Stories

Every Grain of Rice: Portraits of Maui’s Japanese Community

A kidnapped bride. A Japanese American cowboy. A swim coach who trained champions in an irrigation ditch. A carpenter who made Lindbergh’s coffin—at the legendary aviator’s request.

These are just a handful of the many ordinary—yet also extraordinary—people whose stories and images make up a remarkable book by Rita Goldman, chronicling life in Maui’s vibrant Japanese community from the mid-1800s to the years following World War II.

Here, in the book’s introduction, the author describes her moving experience in researching her subjects and the special meaning of the book’s title.


* * *

On a summer day in 1998, I sat in the living room of Fusayo Koike, a slight grey-haired woman of nearly ninety. The house was typical of many in this Wailuku neighborhood: a hollow-tile structure of modest size and simple furnishings. Typical—except for an elaborate collection of radio equipment, and cabinets filled with vinyl records and old audiotapes in Japanese.

This paraphernalia occupied half the living room, a legacy from the forty-seven years that Mrs. Koike had hosted the Japanese language radio program that transformed her into an accidental ambassador, a voice for Maui’s Japanese community.

I had come to ask Mrs. Koike’s advice for a book about that community. In the course of many hours, as we pored over old family photos, this unassuming slip of a woman recounted her own stories: of immigrant parents who had labored long and hard on Maui’s plantations, of wartime hardships when her husband, the principal of a Japanese language school, was interned on the mainland for the crime of wearing an Asian face.

In the months to come, I would hear many stories. And I would be struck by the dignity, humility and resilience of a people who endured adversity to make life better for the next generation, and the next. Ordinary people who had, in the course of their lives, done extraordinary things.

Officially, this book began as a project to benefit the Nisei Veterans Memorial Center in Wailuku, itself a tribute to the American soldiers of Japanese ancestry who fought with such legendary courage in World War II. But this is not a war story, so much as a reminder of what those brave men fought for, more than half a century ago: family, tradition, freedom, respect, acceptance.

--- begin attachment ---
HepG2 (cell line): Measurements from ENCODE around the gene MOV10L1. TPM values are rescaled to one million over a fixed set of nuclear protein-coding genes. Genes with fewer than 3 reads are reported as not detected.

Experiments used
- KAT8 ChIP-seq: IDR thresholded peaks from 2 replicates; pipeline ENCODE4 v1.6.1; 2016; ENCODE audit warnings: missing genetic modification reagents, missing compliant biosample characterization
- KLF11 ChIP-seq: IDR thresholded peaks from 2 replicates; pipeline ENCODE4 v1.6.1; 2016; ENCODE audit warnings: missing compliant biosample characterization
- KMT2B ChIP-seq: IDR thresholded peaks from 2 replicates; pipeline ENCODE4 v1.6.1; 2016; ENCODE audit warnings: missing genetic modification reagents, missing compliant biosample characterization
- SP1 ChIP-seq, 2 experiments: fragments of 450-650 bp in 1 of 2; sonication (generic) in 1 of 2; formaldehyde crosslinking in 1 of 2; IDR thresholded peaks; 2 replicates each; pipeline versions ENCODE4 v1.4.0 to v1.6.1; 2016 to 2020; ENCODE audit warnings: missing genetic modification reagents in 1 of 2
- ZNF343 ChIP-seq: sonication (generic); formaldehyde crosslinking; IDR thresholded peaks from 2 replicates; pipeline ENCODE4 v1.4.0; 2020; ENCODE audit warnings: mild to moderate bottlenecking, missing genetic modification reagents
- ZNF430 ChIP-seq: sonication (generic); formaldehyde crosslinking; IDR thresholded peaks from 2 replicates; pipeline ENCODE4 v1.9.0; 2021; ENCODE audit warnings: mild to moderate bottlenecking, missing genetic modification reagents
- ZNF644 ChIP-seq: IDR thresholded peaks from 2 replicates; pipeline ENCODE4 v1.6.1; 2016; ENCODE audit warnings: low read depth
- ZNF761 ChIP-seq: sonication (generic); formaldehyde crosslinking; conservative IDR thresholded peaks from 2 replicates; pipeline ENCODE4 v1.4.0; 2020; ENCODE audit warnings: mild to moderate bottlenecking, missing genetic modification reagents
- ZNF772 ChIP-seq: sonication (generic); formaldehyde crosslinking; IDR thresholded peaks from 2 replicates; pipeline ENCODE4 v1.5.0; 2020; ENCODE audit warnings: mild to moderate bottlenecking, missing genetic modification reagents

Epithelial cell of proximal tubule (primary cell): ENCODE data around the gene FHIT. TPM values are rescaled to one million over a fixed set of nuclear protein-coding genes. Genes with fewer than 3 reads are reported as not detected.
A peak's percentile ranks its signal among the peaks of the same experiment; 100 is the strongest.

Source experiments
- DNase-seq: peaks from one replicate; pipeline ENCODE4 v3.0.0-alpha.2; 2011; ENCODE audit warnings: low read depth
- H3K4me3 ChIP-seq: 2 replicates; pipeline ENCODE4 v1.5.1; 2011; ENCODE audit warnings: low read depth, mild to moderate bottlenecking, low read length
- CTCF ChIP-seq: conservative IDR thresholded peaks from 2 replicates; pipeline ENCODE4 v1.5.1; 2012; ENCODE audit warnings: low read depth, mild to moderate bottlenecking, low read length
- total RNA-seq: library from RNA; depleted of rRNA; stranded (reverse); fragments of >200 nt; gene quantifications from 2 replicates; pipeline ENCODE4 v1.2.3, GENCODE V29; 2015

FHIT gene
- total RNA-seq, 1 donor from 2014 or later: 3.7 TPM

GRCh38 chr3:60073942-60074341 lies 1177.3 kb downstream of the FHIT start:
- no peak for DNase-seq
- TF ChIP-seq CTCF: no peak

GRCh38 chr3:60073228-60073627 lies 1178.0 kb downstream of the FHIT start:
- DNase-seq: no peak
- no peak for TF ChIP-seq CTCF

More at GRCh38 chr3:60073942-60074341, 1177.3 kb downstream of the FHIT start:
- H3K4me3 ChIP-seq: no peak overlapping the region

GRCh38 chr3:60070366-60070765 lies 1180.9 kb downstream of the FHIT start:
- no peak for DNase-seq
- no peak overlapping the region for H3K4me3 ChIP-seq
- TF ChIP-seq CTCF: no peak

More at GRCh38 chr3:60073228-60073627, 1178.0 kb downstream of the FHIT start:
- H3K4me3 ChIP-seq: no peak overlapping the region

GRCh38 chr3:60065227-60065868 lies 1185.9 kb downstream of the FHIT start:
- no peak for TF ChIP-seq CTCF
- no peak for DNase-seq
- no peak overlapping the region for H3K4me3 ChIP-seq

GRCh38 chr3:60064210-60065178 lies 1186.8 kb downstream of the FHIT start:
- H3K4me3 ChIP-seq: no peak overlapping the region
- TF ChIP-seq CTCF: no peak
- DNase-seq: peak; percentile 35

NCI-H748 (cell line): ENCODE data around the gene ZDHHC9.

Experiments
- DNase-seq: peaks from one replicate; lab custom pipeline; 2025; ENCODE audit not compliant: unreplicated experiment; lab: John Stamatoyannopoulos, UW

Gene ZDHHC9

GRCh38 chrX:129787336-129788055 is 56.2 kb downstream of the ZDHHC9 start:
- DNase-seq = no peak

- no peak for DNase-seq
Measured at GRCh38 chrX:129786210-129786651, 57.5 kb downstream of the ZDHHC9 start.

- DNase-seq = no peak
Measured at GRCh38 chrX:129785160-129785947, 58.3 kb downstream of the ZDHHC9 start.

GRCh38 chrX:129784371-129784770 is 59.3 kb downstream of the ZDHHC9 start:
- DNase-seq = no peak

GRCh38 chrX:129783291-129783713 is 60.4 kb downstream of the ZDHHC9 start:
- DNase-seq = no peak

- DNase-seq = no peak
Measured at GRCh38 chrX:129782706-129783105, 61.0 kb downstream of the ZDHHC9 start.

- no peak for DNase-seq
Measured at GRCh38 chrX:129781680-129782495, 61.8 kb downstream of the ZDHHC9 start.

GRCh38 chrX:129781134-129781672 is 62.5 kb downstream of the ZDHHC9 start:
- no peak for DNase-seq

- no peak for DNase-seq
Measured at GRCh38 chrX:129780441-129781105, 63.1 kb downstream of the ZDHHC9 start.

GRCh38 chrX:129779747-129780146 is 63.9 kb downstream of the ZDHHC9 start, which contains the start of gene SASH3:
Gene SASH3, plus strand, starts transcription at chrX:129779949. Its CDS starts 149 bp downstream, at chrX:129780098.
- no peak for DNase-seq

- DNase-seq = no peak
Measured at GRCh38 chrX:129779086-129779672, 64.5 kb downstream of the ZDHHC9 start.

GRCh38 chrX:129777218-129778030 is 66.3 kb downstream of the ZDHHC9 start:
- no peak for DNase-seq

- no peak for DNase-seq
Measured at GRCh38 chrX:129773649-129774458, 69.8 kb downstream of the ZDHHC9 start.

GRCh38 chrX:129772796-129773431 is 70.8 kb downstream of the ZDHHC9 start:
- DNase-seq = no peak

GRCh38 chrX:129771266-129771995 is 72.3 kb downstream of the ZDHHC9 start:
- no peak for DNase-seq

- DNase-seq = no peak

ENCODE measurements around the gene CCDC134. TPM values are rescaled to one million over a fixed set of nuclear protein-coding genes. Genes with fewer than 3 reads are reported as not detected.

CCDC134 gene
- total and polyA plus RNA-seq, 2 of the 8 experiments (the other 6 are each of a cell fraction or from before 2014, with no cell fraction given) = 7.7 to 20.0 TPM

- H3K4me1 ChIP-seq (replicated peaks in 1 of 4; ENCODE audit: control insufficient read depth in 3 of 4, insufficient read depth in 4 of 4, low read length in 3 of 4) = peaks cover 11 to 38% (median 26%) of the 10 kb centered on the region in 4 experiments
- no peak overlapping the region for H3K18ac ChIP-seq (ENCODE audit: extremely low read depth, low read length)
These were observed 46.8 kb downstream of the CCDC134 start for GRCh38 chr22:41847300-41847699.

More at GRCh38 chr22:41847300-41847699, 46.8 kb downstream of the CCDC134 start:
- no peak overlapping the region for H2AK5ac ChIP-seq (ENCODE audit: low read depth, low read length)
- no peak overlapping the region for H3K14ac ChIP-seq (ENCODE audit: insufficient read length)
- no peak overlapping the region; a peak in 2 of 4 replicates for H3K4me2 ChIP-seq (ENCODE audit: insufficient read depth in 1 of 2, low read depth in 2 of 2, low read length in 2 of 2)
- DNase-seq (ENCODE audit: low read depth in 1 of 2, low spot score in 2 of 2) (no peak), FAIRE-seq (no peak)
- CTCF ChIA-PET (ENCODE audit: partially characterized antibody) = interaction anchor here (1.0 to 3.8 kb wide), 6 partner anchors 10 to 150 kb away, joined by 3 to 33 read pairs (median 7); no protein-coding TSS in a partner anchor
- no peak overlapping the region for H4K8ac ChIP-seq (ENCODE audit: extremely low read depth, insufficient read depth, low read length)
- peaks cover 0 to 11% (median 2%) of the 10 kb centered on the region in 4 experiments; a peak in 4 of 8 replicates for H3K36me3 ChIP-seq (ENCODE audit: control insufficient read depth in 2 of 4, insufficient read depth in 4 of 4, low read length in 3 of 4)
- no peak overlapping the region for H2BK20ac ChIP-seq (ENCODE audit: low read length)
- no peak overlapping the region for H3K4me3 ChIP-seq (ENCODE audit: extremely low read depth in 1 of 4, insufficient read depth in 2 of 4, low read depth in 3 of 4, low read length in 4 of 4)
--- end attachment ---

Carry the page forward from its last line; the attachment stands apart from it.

And here a caveat: that the author is neither a historian, nor Japanese—shortcomings for which I beg the reader’s indulgence. My sources were the personal memories of those I interviewed, and the stories their families had handed down; also newspaper articles, many of them written at a time when objective journalism didnít always apply to nonwhites. And so this book makes no pretense of being comprehensive or academic, but is rather a series of “portraits,” in photograph and essay, of Maui’s people of Japanese ancestry. They are a remarkable lot, these plantation workers and champion athletes, these cowboys and shopkeepers, farmers and ministers, artists and lawmakers. They are your neighbors, your co-workers, perhaps your relatives; and their lives are, beyond a doubt, worth remembering.

The vignettes that appear in these pages are far more abridged than they deserve to be, and chances are the reader will think of individuals who should have been included, but were not. For that, too, my apologies—and one suggestion: Add your own family history to this book, so that the next generation, and the next, will know the people they came from. Name names. Say whatever you think is important to remember.

When I asked Mrs. Koike, and others I interviewed, what wisdom their parents had taught them, I often heard, “Don’t waste a single grain of rice.” You see, they’d explain, it takes so much effort to grow it, that although all the grains of rice seem ordinary, one no different than the next, each one is precious.

The more they shared their life stories, the more apt a metaphor each grain of rice became.

—Rita Goldman, Introduction to Every Grain of Rice: Portraits of Maui’s Japanese Community (Copyright 2003 by Rita Goldman and the Nisei Veterans Memorial Center.)

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